The Locavore Movement's Mistake: Deregulating Animal Slaughter

Inexpertly killed animals suffer immensely. Better to keep this ugly process confined to slaughterhouses kept at a "graceful distance."


Over the past ten years the United States has undergone a revolution in the way we eat. Communities throughout the country have localized food systems, placed power back in the hands of local farmers, and shortened the distance between farm and fork. The benefits of this trend have been considerable. Consumers have become more critical of overly processed food, better aware of the connection between diet and health, and more appreciative of eating seasonally. I've been critical of this movement from the start, but I admit it has been a cultural achievement of historical significance.

An account by a farmer about killing a chicken for the first time has the homesteader wringing the bird's neck repeatedly, only to find it still breathing.

That said, the movement is pursuing an idea that could undermine everything it's accomplished. Up to this point, the bulk of the locavore movement has focused on fruits and vegetables grown on local farms. Now, however, food reformers are working to localize meat production as well. Central to this goal is deregulating an act necessary to bringing local animals to the local plate: the slaughter. Should this happen, should everyday citizens be entrusted to kill animals, the consequences would be dire -- not only for the animals, but for the locavore movement as a whole.

Organized pressure to deregulate animal slaughter began several years ago in Oakland, California, the epicenter of urban homesteading. Bay area locavores have persuasively argued that deregulating animal slaughter would help alleviate the "food deserts" afflicting impoverished residents. After years of raising and slaughtering animals in quasi-legal conditions, they have successfully lobbied Oakland's planning department to recommend including animals in their new policy amendment.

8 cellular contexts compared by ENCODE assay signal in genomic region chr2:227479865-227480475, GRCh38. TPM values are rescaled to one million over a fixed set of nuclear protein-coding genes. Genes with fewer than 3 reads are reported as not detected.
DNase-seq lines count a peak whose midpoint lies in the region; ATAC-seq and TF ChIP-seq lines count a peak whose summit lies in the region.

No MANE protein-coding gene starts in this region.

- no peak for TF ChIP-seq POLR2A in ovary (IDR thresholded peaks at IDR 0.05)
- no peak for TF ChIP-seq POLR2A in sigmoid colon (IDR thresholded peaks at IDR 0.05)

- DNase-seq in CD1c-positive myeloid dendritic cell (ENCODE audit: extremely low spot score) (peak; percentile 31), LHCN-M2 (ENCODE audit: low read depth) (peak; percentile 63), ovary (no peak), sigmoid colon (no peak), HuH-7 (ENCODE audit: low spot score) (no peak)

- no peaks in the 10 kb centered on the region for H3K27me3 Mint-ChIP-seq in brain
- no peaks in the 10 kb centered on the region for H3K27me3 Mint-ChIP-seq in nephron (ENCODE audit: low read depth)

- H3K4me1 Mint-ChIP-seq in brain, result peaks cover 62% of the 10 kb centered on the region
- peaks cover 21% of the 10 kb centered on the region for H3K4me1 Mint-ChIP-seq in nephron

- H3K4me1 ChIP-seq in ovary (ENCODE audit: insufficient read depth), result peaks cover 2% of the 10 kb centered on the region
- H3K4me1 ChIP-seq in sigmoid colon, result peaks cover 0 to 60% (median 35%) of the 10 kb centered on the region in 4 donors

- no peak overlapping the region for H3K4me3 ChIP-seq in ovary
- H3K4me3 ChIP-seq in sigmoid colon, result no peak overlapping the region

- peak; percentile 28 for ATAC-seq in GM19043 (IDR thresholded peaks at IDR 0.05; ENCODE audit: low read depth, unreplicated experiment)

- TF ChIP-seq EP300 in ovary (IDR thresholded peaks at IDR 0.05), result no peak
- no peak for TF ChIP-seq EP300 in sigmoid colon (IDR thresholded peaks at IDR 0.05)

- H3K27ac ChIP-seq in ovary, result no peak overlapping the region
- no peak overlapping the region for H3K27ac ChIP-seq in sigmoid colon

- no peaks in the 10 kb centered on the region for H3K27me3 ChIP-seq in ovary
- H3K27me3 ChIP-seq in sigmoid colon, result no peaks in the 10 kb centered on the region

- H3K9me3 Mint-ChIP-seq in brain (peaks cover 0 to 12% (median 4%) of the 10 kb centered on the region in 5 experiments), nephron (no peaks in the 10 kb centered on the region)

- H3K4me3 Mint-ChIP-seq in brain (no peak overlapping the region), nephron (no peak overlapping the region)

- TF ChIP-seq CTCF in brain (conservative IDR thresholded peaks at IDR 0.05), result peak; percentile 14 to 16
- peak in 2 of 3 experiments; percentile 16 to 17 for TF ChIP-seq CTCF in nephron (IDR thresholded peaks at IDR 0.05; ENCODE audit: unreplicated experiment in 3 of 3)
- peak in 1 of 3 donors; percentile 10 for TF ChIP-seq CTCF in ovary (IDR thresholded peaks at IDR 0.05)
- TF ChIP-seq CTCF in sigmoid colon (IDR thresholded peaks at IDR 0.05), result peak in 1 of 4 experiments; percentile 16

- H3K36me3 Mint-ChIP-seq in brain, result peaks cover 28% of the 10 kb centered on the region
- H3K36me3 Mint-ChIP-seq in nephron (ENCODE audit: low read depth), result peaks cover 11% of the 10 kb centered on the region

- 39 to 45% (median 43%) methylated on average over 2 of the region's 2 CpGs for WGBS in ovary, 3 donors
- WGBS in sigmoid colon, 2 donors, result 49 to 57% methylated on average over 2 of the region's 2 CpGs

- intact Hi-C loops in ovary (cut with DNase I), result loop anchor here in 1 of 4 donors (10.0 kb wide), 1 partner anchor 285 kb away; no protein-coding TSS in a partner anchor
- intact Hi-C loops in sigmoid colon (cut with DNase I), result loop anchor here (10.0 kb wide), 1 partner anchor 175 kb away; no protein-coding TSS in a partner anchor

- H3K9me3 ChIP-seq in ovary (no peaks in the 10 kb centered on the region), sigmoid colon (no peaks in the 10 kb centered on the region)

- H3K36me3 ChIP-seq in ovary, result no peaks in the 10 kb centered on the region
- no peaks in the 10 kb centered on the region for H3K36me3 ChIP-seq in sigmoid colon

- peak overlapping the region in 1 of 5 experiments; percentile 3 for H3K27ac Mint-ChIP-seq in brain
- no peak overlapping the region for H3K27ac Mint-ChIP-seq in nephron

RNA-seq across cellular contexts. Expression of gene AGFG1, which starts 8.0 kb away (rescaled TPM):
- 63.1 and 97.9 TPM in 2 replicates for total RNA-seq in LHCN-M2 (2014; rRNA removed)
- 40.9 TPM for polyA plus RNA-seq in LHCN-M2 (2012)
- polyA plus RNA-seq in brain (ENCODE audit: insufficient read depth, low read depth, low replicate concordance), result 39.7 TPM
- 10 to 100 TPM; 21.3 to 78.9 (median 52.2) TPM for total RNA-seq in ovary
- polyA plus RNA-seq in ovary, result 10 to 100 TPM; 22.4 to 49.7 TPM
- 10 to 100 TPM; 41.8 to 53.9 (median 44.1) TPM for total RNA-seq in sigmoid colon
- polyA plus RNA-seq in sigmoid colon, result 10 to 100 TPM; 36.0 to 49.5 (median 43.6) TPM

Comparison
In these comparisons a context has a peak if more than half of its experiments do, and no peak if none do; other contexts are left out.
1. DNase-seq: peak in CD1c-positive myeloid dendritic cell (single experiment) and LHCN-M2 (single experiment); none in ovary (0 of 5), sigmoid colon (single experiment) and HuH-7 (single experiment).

As matters now stand, Oakland could very well alter its urban agriculture code in order to allow virtually any urban homesteader not only to raise goats, chickens, rabbits, and ducks, but to slaughter them on site. And what happens in Oakland -- a test case of sorts -- is bound to be replicated elsewhere.

Such a deregulatory policy might seem perfectly consistent with the locavore vision of agricultural decentralization. But it's actually a recipe for disaster. For one, just because a consumer enjoys local meat doesn't mean she has the skills required to properly slaughter and process it. As one poultry specialist explained to me, "Most amateur slaughterers don't know a carotid artery from a jugular vein."

Blogs kept by urban farmers confirm this ignorance. An account by a San Francisco farmer about killing a backyard chicken for the first time -- which she openly admitted to having no idea how to do -- has the homesteader wringing the chicken's neck repeatedly, only to find it still breathing. In the end, this women "settled on covering her nostrils with my fingers" and suffocating the bird. Needless to say, an inexpertly slaughtered animal experiences immense suffering.

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James McWilliams is an associate professor of history at Texas State University, San Marcos, and author of Just Food: Where Locavores Get It Wrong and How We Can Truly Eat Responsibly.

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